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An Illinois Sampler: Teaching and Research on the Prairie

Winkelmes , Mary-Ann; and Burton, Antoinette, eds. with Mays, Kyle
University of Illinois Press, 2014

Book Review

Tags: critically reflective teaching   |   student learning   |   teaching methods
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Reviewed by: Christina Geuther, Kansas State University
Date Reviewed: June 16, 2015

While this book is dedicated to students, chapters showcase the dedication of professors to providing effective learning formats in diverse fields. An Illinois Sampler: Teaching and Research on the Prairie highlights teaching methods at the University of Illinois that can be applied elsewhere. It would be an excellent book for a new professor, including one looking for field opportunities for their students. The nineteen chapters are very short, but in essence provide quickly consumable case studies of everything from inmate education and research abroad to flipped classrooms and the standard lecture format. It would work well for a small group discussion of education students who could read it together while in session. Topics for small group discussion could include holistic education, teaching from the sciences and humanities, and student-centered learning.

Higher education administrators might also appreciate an overview of some of the programs at the University of Illinois. However, these chapters are just glimpses of the authors’ insights; some readers might need to pursue further research. Examples like Rosu’s highlights of the iFoundry program created by the engineering faculty and Denofrio-Corrales and Lu’s innovative Chemistry and Biology of Everyday Life (CBEL) course structure organize around students’ interests. Precisely how they do it could be the theme for another book. Instead of a recipe, we are given a taste of the passion and flavor of University of Illinois teaching practices.

This book is dedicated to students. The authors capture a learning environment that alumni and current students can be proud of, but the Illinois Sampler shows that across the spectrum, the professors dedicate their work to their students. In pages of reflection by faculty in the humanities and sciences serving traditional and nontraditional students, teaching with traditional and nontraditional methods, An Illinois Sampler teaches what it means to teach: It is a statistics professor trying to make numbers lead to a better quality of life. It is a lecturer uncovering the living complexity of once simple fairy tales. It is an education behind bars professor who liberates minds. It is the professor learning from collaboration with their students, and reigniting a teaching passion for and by them.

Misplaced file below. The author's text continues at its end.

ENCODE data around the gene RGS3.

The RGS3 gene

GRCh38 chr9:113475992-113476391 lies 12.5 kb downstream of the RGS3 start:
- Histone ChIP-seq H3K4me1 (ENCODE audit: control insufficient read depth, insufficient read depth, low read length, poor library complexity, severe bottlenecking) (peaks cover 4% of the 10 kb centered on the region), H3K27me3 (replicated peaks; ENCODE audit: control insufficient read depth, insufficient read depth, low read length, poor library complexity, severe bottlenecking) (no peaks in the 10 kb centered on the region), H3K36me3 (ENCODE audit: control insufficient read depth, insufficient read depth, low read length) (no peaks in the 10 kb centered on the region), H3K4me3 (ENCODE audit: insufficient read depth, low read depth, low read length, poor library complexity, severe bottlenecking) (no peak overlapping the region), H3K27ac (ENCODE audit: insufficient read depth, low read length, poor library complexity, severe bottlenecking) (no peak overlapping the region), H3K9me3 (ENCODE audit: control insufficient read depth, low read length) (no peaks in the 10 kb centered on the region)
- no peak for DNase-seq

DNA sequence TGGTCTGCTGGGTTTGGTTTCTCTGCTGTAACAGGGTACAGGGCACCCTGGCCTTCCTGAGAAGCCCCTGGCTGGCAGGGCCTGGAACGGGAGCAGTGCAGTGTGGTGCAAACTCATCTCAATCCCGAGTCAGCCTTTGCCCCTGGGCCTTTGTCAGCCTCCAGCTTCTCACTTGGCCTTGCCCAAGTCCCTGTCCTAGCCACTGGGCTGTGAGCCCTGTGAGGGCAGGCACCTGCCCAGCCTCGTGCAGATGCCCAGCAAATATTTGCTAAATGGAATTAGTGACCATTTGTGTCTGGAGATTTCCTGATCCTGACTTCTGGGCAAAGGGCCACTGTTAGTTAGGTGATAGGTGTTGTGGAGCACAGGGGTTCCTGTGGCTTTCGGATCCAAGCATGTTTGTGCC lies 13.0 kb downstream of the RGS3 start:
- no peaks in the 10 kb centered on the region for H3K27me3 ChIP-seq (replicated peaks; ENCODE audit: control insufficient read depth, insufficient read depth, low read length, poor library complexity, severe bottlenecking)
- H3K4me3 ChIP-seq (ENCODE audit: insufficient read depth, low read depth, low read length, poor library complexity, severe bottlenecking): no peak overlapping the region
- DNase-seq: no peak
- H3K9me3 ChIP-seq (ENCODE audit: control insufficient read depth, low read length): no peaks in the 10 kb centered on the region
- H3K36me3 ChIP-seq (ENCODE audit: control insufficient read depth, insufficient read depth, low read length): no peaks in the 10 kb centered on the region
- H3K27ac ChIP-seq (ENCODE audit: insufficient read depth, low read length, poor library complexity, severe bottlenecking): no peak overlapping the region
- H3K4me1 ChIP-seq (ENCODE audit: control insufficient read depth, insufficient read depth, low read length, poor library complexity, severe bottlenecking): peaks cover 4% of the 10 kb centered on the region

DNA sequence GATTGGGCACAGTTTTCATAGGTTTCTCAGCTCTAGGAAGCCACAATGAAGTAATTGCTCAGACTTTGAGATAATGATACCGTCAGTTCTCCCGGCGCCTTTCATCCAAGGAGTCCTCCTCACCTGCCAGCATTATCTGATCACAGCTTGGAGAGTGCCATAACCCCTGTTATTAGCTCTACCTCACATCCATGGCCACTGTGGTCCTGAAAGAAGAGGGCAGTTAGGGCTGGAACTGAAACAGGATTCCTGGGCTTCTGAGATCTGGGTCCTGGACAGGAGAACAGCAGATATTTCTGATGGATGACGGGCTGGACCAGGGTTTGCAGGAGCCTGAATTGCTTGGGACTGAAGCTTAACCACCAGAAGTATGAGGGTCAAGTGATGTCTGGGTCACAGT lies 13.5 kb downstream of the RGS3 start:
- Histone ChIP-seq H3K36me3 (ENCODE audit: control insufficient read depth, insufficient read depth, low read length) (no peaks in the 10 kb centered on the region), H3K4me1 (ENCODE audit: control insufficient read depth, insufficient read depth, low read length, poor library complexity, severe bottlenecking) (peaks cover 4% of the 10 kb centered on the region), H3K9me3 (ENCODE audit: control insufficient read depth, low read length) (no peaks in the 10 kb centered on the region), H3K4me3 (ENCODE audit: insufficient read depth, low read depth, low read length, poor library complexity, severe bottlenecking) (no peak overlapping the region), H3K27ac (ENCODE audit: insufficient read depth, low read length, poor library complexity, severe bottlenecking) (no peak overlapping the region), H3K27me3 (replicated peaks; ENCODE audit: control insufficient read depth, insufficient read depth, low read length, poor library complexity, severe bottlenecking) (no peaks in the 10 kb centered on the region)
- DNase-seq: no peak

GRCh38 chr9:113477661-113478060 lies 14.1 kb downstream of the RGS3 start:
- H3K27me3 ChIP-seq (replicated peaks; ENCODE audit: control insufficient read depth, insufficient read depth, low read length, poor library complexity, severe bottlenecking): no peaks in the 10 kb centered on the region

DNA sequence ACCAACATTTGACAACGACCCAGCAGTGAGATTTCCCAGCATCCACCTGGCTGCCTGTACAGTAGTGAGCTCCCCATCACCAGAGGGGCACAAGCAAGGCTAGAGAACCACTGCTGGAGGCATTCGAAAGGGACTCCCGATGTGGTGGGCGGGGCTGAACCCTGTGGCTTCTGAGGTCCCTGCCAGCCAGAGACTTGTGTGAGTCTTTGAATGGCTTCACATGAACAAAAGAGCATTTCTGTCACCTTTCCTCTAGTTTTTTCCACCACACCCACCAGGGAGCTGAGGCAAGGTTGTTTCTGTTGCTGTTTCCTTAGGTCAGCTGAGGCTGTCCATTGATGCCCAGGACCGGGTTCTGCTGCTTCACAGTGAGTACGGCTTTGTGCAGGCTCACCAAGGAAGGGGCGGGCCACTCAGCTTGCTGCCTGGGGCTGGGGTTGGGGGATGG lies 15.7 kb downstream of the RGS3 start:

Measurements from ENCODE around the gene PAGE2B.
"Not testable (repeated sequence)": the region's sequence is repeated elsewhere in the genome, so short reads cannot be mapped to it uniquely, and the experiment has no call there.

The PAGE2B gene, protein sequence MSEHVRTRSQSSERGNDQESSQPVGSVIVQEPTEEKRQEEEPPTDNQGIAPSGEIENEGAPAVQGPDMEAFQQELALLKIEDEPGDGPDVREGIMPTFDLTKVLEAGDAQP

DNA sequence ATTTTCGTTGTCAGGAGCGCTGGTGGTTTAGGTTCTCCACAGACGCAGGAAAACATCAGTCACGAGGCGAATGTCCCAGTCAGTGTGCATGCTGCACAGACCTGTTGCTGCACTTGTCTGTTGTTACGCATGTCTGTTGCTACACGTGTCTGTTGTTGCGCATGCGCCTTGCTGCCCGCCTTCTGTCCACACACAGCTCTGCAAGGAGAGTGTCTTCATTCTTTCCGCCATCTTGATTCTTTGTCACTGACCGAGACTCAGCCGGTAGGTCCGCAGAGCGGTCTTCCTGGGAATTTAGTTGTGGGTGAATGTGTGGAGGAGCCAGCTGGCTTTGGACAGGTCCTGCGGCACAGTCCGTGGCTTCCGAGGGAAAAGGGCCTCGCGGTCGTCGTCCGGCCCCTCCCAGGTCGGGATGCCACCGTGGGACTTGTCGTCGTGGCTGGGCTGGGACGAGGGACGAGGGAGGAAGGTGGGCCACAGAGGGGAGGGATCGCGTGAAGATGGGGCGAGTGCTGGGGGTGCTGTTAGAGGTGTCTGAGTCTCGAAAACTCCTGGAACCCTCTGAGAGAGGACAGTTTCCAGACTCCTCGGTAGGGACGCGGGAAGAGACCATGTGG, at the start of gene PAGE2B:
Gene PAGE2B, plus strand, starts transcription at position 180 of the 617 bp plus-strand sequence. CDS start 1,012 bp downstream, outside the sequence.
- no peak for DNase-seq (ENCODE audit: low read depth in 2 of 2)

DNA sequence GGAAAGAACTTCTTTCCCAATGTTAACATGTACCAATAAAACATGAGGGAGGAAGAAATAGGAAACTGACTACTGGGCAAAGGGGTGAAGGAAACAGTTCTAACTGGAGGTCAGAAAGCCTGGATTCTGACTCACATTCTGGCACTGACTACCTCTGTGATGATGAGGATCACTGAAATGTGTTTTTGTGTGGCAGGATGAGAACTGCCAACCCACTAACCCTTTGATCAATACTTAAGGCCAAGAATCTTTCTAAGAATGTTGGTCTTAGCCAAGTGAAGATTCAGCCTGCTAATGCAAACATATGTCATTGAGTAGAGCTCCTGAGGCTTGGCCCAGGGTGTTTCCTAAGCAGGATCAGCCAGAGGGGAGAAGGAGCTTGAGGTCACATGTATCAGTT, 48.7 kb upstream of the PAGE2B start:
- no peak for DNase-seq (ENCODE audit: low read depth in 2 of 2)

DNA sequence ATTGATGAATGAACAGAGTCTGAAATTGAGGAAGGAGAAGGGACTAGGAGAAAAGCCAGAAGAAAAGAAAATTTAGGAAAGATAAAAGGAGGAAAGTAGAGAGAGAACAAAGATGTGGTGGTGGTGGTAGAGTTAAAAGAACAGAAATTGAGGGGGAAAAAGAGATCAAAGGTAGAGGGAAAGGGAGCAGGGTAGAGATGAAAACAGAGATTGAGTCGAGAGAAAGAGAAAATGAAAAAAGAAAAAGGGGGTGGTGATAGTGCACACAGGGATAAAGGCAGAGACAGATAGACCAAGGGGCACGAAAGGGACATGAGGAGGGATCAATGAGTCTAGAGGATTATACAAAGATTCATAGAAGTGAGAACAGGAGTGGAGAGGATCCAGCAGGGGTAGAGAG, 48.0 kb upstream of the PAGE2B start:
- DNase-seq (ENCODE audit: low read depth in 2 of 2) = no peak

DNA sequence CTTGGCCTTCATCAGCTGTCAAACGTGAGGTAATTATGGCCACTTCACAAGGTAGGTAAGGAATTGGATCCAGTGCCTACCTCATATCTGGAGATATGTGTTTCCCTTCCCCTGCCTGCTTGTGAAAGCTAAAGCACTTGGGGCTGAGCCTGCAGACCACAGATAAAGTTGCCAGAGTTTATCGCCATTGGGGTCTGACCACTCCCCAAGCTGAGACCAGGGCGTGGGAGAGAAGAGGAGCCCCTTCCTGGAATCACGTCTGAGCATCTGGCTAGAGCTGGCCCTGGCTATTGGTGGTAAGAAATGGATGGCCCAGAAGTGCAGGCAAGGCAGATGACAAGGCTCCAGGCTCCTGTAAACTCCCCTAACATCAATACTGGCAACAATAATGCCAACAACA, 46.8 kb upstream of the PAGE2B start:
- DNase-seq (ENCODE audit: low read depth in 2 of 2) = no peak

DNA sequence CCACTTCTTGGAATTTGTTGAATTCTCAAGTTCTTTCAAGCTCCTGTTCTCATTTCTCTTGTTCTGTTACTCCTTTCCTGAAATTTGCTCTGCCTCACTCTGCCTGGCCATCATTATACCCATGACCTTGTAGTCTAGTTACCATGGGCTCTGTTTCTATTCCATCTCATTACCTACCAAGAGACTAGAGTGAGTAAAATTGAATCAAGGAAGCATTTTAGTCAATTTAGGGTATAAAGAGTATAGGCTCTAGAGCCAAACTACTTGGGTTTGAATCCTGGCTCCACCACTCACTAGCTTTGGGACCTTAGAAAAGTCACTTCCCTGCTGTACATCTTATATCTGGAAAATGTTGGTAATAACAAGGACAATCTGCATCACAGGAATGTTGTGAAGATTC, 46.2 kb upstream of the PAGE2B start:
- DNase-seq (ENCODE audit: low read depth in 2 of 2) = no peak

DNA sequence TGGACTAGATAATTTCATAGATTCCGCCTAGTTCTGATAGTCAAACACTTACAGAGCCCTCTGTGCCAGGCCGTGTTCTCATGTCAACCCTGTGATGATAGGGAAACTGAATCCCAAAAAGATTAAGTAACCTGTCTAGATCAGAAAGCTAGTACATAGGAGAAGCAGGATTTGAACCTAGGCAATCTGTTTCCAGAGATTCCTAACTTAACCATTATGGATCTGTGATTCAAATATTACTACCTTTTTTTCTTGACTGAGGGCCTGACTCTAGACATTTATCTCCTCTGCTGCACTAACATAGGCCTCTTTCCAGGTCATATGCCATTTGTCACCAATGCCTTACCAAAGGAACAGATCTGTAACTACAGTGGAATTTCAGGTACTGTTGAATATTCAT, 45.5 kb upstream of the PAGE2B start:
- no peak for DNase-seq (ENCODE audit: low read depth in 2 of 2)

This book acts as a sampler in its composition, moving from highlights in music to math to literature to science to dance. Unconventionally juxtaposed, one discipline does not outweigh the other. Everyone will be able to find something appealing in it because of the broad inclusion, and, readers will gain knowledge from perspectives across disciplines. It should also be noted that contributors “vary not only by expertise but also in age, gender, nationality, career stage, and even their position in the academic hierarchy” (ix). The real success of this book is the variety. An Illinois Sampler is both a recommended read and endeavor.

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